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Dinner at Home between Deaths Review - The Ponzi Jig

By Elaine L. Mura

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“It’s a terrible thing to discover who you are.” With these profound words, playwright Andrea Lepcio embarks on an uproarious tale of discovery which makes ordinary black humor look pale by comparison. Lepcio draws on her years in the world of finance to create a Bernie Madoff look-alike who has been finagling with his client’s money for years. In the tradition of the picaresque hero (think of Dexter), this play will make you laugh even when your guilt meter tells you to cry.

 

Diane Cary and Todd Waring - Photo by Michael Lamont

Sean Lynch (Todd Waring) is the wonderkind of finance who never fails to deliver huge profits to all his investors, He and wife Fiona (Diane Cary) live the good life with their three blessed sons. Even Fiona’s sister, the oft-married Kat Cabot (Andrea Evans), has benefitted from Sean’s expertise in money dealing; she landed the highly prestigious position of chairman of a multi-million dollar charity due to Sean’s profitable monetary sense. The childless Kat has “adopted” one of her ex-husband’s grown daughters, Lily (Amielynn Abellera), who has had a tumultuous past dabbling in acting and drugs and now has finally settled in working for Sean - her ideal job. Things couldn’t be better - until they aren’t.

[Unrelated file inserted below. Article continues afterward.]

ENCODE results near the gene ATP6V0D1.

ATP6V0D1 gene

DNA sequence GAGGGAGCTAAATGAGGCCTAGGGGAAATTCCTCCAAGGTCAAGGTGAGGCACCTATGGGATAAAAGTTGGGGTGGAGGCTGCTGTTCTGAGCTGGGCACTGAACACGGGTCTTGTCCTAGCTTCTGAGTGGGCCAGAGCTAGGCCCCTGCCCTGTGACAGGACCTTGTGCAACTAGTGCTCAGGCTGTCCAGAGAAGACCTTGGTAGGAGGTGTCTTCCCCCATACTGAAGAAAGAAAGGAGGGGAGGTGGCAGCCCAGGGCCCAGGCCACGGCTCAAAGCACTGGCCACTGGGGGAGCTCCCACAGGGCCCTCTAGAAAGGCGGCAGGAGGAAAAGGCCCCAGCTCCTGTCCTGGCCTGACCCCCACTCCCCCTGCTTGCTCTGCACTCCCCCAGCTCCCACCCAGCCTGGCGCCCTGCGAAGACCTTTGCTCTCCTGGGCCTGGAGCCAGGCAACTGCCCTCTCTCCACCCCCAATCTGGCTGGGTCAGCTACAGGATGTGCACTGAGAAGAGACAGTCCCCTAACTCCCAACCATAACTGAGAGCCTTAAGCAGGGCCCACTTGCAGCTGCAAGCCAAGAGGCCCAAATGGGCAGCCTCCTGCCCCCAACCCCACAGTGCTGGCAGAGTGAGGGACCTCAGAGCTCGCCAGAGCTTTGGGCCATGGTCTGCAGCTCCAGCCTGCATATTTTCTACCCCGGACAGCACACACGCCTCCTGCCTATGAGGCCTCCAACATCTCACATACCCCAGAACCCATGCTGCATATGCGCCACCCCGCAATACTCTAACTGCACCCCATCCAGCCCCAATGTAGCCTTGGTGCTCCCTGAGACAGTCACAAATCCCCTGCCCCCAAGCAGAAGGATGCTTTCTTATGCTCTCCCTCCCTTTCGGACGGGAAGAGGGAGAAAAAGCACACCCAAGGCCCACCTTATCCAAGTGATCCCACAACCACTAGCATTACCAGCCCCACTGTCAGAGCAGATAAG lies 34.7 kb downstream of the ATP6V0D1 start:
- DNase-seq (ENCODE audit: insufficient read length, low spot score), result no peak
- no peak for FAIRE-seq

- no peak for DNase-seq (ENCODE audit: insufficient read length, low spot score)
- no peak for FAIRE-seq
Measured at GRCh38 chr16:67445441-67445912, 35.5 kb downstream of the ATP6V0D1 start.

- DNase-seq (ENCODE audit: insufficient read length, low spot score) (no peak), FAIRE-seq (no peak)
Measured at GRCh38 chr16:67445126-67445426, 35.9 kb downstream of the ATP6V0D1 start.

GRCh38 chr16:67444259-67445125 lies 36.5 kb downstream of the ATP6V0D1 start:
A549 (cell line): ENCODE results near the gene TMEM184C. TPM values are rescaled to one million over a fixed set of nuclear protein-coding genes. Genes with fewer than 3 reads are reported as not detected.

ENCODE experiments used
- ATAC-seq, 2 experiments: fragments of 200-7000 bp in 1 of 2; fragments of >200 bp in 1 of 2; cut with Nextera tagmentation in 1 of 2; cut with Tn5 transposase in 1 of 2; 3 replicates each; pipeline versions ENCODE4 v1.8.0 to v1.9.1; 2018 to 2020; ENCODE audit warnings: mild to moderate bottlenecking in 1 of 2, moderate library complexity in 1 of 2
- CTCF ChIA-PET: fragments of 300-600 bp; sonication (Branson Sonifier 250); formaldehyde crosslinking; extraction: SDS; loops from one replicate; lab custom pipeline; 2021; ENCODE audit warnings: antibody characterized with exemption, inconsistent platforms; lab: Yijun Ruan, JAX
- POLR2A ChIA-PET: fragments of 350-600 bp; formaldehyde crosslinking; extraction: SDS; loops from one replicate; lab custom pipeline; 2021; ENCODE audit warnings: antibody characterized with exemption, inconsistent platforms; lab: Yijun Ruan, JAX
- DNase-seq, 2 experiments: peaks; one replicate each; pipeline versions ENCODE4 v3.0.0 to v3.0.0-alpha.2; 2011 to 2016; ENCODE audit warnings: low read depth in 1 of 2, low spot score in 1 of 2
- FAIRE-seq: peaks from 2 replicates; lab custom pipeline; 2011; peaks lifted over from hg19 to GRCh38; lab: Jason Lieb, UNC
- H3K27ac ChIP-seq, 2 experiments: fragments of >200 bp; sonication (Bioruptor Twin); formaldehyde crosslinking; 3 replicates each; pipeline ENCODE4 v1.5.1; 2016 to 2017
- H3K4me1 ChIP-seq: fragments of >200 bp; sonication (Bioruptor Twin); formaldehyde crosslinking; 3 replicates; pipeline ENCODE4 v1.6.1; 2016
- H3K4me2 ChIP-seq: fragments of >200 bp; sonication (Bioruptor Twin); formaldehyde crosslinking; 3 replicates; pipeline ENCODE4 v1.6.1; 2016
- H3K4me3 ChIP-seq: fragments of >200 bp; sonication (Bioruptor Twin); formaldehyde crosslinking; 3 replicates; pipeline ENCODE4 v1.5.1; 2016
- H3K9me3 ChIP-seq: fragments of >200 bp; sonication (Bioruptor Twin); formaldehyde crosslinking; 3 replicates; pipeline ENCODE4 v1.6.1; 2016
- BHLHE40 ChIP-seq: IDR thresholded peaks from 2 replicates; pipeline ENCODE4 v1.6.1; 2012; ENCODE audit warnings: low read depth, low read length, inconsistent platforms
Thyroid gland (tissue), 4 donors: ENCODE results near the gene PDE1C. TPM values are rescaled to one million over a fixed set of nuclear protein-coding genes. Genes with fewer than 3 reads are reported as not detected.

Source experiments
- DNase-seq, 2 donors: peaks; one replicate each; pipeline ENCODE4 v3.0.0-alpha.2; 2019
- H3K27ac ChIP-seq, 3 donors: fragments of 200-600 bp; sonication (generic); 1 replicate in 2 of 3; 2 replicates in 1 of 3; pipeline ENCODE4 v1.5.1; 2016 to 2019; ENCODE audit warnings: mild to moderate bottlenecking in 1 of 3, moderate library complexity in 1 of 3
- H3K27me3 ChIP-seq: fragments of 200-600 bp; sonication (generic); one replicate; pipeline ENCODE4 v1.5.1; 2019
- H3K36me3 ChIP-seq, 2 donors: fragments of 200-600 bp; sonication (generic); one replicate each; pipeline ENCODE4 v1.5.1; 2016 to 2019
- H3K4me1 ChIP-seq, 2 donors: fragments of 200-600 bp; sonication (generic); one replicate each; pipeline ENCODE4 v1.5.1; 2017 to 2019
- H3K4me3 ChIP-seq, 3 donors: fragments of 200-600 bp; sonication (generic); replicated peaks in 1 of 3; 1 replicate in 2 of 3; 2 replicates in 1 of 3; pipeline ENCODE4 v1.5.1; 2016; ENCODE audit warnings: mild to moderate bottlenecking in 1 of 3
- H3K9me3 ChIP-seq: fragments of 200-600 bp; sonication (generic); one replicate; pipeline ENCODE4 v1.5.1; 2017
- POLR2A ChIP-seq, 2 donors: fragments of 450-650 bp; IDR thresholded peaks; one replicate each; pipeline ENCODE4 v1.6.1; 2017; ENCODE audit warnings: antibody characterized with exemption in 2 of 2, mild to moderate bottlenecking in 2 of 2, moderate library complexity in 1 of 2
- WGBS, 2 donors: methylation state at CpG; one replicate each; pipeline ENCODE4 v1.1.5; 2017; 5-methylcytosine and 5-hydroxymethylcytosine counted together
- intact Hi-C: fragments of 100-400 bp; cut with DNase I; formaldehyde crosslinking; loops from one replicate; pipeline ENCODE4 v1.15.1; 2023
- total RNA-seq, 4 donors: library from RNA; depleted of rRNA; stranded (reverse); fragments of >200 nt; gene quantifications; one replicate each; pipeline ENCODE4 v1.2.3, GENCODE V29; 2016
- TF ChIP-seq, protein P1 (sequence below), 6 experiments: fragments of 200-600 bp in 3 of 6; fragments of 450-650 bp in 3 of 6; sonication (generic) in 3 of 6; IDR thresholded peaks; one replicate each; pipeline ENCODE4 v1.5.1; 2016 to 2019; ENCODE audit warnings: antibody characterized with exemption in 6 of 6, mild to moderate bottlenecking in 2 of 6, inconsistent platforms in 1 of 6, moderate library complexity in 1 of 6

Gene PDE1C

Todd Waring and Amielynn Abellera - Photo by Michael Lamont

Soon, Lily and Sean find that they have something in common, a love of sailing. Their shared time quickly evolves into something more than riding the waves. But Lily, a lover of mathematical theory and puzzles, turns out to be too smart for her own good when she discovers that the foundation of Sean’s empire is due for an earthquake. As Sean’s elaborate house of cards seems doomed to crash, he must figure out how to make some adjustments. And thereby hangs the very funny tale of a desperate man and his doting wife. And isn’t it true that desperate times call for desperate measures?

 

Diane Cary, Andrea Evans, and Todd Waring - Photo by Michael Lamont

Author Lepcio has fashioned some very real people in this maelstrom, people the audience will love - and maybe will love to hate. The talented cast of DINNER AT HOME BETWEEN DEATHS manages to develop rounded characters out of individuals who might otherwise have been caricatures. Director Stuart Ross of “Forever Plaid” fame artfully helms this dark comedy through multiple scene shifts, sometimes simultaneous. Evan A. Bartoletti’s set ably supports a very complicated series of movable scenes. Imagine a sailboat atop a dining room table (or tub) with outlined sails attached to a mobile. The entire production team is to be congratulated for its ability to carry through such complex changes. DINNER AT HOME BETWEEN DEATHS is a winner and well worth an evening.

 

Diane Cary and Andrea Evans - Photo by Michael Lamont

DINNER AT HOME BETWEEN DEATHS runs through May 8, 2016, with performances at 8 p.m. Fridays and Saturdays and at 2 p.m. on Sundays. The play is a guest production at the Odyssey Theatre, located at 2055 S. Sepulveda Blvd., Los Angeles, CA 90025. Tickets are $30. For reservations, call 323-960-4429 or go online at www.plays411.com/dinner.

Published on Apr 03, 2016

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